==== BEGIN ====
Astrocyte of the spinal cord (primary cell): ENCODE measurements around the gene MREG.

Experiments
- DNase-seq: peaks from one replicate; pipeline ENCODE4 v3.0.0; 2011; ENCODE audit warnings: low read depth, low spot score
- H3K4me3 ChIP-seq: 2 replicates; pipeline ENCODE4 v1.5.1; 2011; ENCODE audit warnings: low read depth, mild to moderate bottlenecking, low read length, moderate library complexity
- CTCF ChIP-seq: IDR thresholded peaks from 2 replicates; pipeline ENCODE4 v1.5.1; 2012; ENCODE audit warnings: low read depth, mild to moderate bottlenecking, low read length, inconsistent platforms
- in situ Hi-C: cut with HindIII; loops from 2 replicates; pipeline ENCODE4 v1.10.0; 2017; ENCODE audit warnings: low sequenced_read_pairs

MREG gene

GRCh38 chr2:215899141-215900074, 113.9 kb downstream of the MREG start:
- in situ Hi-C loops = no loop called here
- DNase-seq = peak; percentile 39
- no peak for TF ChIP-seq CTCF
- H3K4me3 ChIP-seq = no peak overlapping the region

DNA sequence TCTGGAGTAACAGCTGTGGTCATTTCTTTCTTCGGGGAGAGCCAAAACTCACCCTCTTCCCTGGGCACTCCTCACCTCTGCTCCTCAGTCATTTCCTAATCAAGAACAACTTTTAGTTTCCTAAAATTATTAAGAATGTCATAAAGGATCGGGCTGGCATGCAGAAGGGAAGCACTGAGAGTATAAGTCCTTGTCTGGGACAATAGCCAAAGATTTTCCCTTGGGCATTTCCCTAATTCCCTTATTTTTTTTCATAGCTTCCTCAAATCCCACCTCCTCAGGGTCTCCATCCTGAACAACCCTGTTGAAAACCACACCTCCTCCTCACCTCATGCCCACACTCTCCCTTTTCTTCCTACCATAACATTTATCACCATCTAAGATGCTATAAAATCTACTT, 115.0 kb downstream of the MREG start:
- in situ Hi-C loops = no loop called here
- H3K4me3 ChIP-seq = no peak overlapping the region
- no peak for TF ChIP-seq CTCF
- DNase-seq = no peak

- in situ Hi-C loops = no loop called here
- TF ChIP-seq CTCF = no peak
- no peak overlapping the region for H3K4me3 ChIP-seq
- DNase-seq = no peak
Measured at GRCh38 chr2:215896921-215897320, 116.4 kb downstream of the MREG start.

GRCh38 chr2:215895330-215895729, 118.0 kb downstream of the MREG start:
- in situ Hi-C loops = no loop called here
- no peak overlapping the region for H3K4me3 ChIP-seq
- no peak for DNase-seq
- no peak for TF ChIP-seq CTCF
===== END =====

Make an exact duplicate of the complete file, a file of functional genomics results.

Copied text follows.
Astrocyte of the spinal cord (primary cell): ENCODE measurements around the gene MREG.

Experiments
- DNase-seq: peaks from one replicate; pipeline ENCODE4 v3.0.0; 2011; ENCODE audit warnings: low read depth, low spot score
- H3K4me3 ChIP-seq: 2 replicates; pipeline ENCODE4 v1.5.1; 2011; ENCODE audit warnings: low read depth, mild to moderate bottlenecking, low read length, moderate library complexity
- CTCF ChIP-seq: IDR thresholded peaks from 2 replicates; pipeline ENCODE4 v1.5.1; 2012; ENCODE audit warnings: low read depth, mild to moderate bottlenecking, low read length, inconsistent platforms
- in situ Hi-C: cut with HindIII; loops from 2 replicates; pipeline ENCODE4 v1.10.0; 2017; ENCODE audit warnings: low sequenced_read_pairs

MREG gene

GRCh38 chr2:215899141-215900074, 113.9 kb downstream of the MREG start:
- in situ Hi-C loops = no loop called here
- DNase-seq = peak; percentile 39
- no peak for TF ChIP-seq CTCF
- H3K4me3 ChIP-seq = no peak overlapping the region

DNA sequence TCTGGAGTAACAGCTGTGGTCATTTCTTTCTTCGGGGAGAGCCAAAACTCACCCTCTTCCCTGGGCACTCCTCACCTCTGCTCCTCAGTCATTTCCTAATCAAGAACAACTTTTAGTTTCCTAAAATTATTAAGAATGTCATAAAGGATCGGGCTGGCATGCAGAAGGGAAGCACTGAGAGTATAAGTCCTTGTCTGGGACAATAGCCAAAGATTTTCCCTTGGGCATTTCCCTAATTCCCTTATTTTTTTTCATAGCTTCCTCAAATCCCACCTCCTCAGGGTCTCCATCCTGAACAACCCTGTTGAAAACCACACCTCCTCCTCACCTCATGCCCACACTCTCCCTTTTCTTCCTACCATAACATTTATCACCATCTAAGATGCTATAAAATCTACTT, 115.0 kb downstream of the MREG start:
- in situ Hi-C loops = no loop called here
- H3K4me3 ChIP-seq = no peak overlapping the region
- no peak for TF ChIP-seq CTCF
- DNase-seq = no peak

- in situ Hi-C loops = no loop called here
- TF ChIP-seq CTCF = no peak
- no peak overlapping the region for H3K4me3 ChIP-seq
- DNase-seq = no peak
Measured at GRCh38 chr2:215896921-215897320, 116.4 kb downstream of the MREG start.

GRCh38 chr2:215895330-215895729, 118.0 kb downstream of the MREG start:
- in situ Hi-C loops = no loop called here
- no peak overlapping the region for H3K4me3 ChIP-seq
- no peak for DNase-seq
- no peak for TF ChIP-seq CTCF